A reader sent me the following email:

“I’ve always wondered if a person with strong drawing (or painting) abilities would score well on perceptual reasoning. Is there a correlation? If so is it a very strong and clear correlation?”

I don’t think there is. A study of prodigies documents a case of a painting prodigy who scored IQ 88 (U.S. norms) in spatial ability (bottom fifth of Americans her age)

At the time of testing, prodigy seven, a self-taught painter, was nineteen years of age. Although she had been interested in arts and crafts for as long as she could remember, she did not begin to paint until she was 13 years old. She said she was inspired by a young art prodigy she saw on television. After just eighteen months of painting, the prodigy won the National Gold Key award, the most prestigious art award given to high school students, at the age of 15. She was one of 50 recipients of the award across the country. At nineteen, her work is selling for thousands of dollars and is displayed in prestigious art museums around the world.

Testing results

Total IQ Score= 112; Fluid reasoning= 100; Knowledge= 128; Quantitative Reasoning= 100; Visual Spatial Abilities= 88; Working Memory= 138

It seems artistic ability requires certain special abilities, like being able to differentiate hues that have little to do with the perceptual reasoning tasks on tests like the WAIS or the Binet.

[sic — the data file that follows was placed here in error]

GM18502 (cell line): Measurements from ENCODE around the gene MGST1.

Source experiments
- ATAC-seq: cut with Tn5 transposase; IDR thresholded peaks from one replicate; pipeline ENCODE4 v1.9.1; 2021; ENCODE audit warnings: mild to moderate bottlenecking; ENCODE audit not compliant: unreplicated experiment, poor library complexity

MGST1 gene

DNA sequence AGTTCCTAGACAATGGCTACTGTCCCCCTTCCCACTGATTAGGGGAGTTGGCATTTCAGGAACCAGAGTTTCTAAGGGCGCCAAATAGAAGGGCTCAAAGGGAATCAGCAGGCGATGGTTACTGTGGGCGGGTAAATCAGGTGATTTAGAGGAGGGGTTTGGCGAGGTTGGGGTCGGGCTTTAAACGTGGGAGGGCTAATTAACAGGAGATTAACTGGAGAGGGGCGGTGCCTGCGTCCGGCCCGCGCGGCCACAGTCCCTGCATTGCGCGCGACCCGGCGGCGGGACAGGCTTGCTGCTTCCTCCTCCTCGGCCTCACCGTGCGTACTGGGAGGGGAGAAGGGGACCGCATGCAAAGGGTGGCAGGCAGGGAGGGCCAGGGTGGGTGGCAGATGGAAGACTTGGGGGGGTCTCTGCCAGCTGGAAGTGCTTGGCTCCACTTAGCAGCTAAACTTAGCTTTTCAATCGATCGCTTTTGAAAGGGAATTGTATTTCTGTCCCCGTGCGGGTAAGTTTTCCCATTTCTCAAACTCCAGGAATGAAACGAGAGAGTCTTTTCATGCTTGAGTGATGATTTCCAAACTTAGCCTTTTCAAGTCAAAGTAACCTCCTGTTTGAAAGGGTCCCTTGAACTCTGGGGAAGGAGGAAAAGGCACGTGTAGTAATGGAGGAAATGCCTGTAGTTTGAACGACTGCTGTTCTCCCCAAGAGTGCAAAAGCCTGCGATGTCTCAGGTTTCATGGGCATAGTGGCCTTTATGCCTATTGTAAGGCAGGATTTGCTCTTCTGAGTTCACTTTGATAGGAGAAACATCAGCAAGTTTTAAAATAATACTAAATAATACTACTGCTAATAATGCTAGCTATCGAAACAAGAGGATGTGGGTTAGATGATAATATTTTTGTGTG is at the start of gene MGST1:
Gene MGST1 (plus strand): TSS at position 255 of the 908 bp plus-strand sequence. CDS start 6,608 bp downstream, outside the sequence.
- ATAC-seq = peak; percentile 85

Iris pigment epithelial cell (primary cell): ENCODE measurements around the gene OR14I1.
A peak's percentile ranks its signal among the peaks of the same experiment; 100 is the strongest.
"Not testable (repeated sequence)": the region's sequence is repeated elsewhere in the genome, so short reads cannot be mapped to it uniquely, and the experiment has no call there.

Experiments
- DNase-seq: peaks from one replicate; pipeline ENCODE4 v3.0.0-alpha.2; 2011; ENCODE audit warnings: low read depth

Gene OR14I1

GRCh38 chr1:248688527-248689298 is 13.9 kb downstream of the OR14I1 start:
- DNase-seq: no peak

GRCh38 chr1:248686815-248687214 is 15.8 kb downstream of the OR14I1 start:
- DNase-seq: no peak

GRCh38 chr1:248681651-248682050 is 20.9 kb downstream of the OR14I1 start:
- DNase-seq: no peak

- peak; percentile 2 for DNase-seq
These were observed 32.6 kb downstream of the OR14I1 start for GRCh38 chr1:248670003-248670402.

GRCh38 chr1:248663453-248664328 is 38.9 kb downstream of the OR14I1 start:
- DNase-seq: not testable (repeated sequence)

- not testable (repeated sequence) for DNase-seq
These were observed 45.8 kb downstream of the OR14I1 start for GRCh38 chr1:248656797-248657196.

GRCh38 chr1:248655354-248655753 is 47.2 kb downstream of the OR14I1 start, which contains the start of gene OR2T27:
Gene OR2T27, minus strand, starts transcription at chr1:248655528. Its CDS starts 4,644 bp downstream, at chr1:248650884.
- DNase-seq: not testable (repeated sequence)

Another reader sent me the following email:

“So I’ve stumbled across one of your articles in your blog, and in it you said that WAIS IV has correlation with g of 0.9 (if I’m not mistaken?). Also somewhere in the comments I’ve read that Raven’s Advanced Progressive Matrices has correlation with g of 0.8 (if I’m not mistaken?).

Where do these numbers come from?
Also if these are correct, does that mean that WAIS IV should give you a better representation of your ‘overall’ intelligence?
So to clarify, does higher g-loading mean that the test is better approximation for your ‘true’ IQ?
Thanks in advance!”
The 0.9 figure for the WAIS-R (and by inference other editions) comes from Jensen.  He mentions it in his landmark book Bias in Mental Testing.
The 0.8+ g loading often cited for the Raven is probably too high (at least in today’s population).

In a 2017 study by Dimitri van der Lindena, Curtis S. Dunkelb, Guy Madison, the Raven was found to have a g loading of 0.609 in 900 American healthy young adults.

raveng

However in my opinion this sample likely suffered from range restriction, and the actual g loading of the Raven in the general U.S. population is about 0.7.  That’s roughly the g loading of the Matrix Reasoning subtest on the WAIS-IV in an extremely representative sample of Americans.

g is simply whatever is causing all cognitive abilities ever discovered to positively correlate in nationally representative samples, so the more an ability loads on g, the more predictive it is of one’s overall cognition (at least in the biologically normal population). There’s a lot more to intelligence and IQ than just g but g‘s perhaps the most scientifically precise measure of intelligence we have.
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